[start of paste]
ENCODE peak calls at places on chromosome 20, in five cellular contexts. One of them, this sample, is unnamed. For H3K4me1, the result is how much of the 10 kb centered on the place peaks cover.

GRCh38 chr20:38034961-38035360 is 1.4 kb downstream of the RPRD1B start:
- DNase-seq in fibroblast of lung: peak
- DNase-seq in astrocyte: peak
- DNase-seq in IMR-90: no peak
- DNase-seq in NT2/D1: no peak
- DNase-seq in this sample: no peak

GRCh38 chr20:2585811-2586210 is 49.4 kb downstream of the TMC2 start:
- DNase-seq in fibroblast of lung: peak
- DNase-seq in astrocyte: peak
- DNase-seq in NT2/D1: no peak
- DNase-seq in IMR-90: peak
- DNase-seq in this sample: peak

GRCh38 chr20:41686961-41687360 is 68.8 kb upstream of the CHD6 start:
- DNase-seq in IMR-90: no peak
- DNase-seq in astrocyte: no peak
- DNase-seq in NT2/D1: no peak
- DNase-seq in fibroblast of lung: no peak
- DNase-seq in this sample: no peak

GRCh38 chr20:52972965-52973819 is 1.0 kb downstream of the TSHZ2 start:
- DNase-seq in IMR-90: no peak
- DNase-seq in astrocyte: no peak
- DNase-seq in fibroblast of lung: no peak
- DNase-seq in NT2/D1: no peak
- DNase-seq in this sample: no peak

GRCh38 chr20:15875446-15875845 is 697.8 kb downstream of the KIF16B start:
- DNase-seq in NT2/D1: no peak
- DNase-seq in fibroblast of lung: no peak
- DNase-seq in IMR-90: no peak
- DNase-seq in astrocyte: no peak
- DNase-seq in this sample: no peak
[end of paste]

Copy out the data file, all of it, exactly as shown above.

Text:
ENCODE peak calls at places on chromosome 20, in five cellular contexts. One of them, this sample, is unnamed. For H3K4me1, the result is how much of the 10 kb centered on the place peaks cover.

GRCh38 chr20:38034961-38035360 is 1.4 kb downstream of the RPRD1B start:
- DNase-seq in fibroblast of lung: peak
- DNase-seq in astrocyte: peak
- DNase-seq in IMR-90: no peak
- DNase-seq in NT2/D1: no peak
- DNase-seq in this sample: no peak

GRCh38 chr20:2585811-2586210 is 49.4 kb downstream of the TMC2 start:
- DNase-seq in fibroblast of lung: peak
- DNase-seq in astrocyte: peak
- DNase-seq in NT2/D1: no peak
- DNase-seq in IMR-90: peak
- DNase-seq in this sample: peak

GRCh38 chr20:41686961-41687360 is 68.8 kb upstream of the CHD6 start:
- DNase-seq in IMR-90: no peak
- DNase-seq in astrocyte: no peak
- DNase-seq in NT2/D1: no peak
- DNase-seq in fibroblast of lung: no peak
- DNase-seq in this sample: no peak

GRCh38 chr20:52972965-52973819 is 1.0 kb downstream of the TSHZ2 start:
- DNase-seq in IMR-90: no peak
- DNase-seq in astrocyte: no peak
- DNase-seq in fibroblast of lung: no peak
- DNase-seq in NT2/D1: no peak
- DNase-seq in this sample: no peak

GRCh38 chr20:15875446-15875845 is 697.8 kb downstream of the KIF16B start:
- DNase-seq in NT2/D1: no peak
- DNase-seq in fibroblast of lung: no peak
- DNase-seq in IMR-90: no peak
- DNase-seq in astrocyte: no peak
- DNase-seq in this sample: no peak